I didn’t really plan on writing about John McCain’s “new” Obamacare alternative proposal, since it’s just a variation on every other Republican alternative dating back to McCain’s own in 2008. The basic idea is to extend the federal tax preference for employer-based health insurance policies to the individual market (some proposals, like that of George W. Bush’s, eliminate the employer subsidy), without exchanges or any other risk-pooling or collective purchasing device, and then claim all sorts of savings to pay for the new tax subsidies via the magic of competition. It includes the usual conservative pet rocks like “tort reform,” encouragement of Health Savings Accounts, and most destructive, interstate insurance sales (effectively killing state regulation of health insurers, a real irony for these states-rights-obsessed GOPers). The ACA’s “guaranteed issue” mechanism for banning exclusion of people with preexisting medical conditions would be replaced by more money for state-run “high-risk pool” ghettoes.

So far, so typical. But as Kaili Joy points out at Wonkette, there’s a big irony that isn’t noticed so often when Republicans talk about trusting doctors and consumers as opposed to bureaucrats in determining the best care:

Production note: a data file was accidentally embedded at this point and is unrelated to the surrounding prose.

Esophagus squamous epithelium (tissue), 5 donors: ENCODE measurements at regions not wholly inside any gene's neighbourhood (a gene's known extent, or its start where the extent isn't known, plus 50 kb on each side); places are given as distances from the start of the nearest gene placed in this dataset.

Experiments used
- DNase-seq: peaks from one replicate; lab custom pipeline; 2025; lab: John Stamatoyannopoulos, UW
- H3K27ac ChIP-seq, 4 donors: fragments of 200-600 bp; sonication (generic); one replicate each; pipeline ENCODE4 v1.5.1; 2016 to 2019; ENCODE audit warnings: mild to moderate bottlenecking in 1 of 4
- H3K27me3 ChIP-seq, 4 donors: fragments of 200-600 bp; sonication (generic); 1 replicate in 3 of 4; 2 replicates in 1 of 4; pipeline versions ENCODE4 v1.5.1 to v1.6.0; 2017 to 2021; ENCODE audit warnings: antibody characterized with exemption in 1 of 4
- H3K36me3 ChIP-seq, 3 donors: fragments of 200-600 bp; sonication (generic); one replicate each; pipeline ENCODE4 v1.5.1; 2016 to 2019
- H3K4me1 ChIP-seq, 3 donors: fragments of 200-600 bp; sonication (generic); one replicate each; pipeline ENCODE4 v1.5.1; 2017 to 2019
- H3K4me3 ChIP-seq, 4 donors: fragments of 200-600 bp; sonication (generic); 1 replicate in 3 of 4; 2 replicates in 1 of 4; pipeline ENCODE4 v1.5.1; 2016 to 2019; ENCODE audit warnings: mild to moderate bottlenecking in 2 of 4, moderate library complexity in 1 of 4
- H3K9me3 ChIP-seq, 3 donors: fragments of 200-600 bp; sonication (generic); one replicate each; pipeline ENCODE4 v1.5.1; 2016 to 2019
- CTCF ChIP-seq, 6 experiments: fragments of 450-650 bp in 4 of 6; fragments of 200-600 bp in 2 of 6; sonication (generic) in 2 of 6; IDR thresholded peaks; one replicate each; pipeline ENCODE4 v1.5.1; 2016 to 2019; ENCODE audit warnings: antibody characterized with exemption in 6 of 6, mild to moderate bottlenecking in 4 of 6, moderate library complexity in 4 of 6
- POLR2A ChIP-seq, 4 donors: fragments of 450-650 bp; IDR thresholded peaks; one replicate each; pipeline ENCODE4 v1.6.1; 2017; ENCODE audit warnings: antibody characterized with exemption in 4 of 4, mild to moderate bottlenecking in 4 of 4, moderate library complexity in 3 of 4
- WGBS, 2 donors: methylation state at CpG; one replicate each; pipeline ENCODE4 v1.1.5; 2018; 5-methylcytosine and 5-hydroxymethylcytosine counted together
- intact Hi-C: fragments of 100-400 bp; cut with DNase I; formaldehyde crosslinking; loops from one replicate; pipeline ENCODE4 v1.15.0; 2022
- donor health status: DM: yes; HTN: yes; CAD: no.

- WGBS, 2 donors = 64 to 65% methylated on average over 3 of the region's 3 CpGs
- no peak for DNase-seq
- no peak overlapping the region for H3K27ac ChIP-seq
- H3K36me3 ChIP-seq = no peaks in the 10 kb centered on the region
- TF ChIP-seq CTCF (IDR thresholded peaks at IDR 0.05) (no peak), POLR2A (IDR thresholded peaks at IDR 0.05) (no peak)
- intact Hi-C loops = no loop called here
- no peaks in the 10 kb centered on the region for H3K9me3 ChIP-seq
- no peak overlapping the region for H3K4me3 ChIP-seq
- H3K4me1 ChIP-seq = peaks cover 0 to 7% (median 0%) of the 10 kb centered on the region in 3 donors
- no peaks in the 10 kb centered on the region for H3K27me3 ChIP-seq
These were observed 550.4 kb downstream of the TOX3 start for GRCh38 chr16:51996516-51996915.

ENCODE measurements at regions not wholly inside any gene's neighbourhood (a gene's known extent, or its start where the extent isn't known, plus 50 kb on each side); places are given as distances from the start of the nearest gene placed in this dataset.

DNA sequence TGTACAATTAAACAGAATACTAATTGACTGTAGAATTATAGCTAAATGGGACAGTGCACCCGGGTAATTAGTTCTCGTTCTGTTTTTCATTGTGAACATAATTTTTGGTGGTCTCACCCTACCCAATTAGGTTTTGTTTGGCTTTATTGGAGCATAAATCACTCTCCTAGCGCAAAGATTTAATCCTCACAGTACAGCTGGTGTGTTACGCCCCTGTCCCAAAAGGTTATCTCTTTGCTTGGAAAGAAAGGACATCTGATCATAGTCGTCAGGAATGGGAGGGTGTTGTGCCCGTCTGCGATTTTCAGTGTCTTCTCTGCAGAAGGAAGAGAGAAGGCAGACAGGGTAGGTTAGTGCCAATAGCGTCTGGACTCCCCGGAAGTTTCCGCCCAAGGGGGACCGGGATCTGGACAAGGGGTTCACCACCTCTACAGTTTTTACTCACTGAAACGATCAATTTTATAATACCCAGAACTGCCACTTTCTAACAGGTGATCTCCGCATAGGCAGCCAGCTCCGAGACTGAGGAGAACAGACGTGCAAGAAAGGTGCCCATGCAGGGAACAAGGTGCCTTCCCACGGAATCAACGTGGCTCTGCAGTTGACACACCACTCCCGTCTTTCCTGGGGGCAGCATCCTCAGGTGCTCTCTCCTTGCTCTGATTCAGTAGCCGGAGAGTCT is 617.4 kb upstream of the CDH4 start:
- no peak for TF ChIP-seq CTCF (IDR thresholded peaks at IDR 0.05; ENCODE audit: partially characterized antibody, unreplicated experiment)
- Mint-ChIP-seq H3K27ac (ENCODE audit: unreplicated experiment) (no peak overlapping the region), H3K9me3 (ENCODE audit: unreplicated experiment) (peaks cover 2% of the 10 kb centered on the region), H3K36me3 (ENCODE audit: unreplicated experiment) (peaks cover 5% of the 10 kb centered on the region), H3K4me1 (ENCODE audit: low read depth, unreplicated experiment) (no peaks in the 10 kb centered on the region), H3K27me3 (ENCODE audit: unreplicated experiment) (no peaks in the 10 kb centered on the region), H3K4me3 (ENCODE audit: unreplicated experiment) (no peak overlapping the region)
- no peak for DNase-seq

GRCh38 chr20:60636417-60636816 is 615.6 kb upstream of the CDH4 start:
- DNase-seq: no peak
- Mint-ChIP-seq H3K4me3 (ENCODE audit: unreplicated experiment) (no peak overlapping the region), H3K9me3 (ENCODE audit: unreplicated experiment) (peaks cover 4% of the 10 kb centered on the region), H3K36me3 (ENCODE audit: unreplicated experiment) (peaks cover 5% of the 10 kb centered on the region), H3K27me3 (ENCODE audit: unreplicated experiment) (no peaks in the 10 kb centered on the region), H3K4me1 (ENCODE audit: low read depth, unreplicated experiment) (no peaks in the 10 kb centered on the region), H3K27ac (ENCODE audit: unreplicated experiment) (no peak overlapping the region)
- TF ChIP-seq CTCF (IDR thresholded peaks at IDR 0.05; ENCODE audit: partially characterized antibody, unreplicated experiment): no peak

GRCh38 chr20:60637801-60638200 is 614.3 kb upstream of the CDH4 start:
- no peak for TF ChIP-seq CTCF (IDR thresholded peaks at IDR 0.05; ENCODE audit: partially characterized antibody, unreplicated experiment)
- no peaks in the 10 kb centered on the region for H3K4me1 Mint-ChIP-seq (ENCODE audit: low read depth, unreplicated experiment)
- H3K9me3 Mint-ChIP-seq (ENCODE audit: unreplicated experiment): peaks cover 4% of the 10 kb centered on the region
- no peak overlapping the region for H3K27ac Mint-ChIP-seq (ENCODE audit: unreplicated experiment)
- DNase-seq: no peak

We shall scratch our heads and ponder while we rejoice that McCain apparently would like to cover abortions in his fantasy McCainCare. Seriously! Okay, not seriously, but sort of seriously, if you look at it from a certain point of view.

“Finally, it establishes doctor-led quality measures ensuring that patients receive quality care defined by people that know medicine, not by government.”

We will resist the temptation to be grammar scolds to move right along to the larger point that McCain thinks it would be a fine idea for patients and the doctors, NOT the gubmint, to make medicine-type decisions. We agree! We also think that is probably not what McCain actually meant because we know when Republicans blah blah blah about keeping the government out of your health care decisions, they are not talking about lady decisions, because ladies are dumb and need the government to make their decisions for them, duh.

Since McCain’s proposal is apparently identical to the House bill introduced earlier in the year by Rep. Tom Price, it is very clear it would ban use of its subsidies for any insurance including contraception or “abortion,” recognizing that the conservative definition of the latter term generally includes, against every expert medical opinion, “abortifacients” like Plan B or the IUD.

So even as tax subsidies for health insurance are somehow good unless they are means-tested and operate through purchasing exchanges, you can trust the docs except when you don’t.

Ed Kilgore

Ed Kilgore is a political columnist for New York and managing editor at the Democratic Strategist website. He was a contributing writer at the Washington Monthly from January 2012 until November 2015, and was the principal contributor to the Political Animal blog.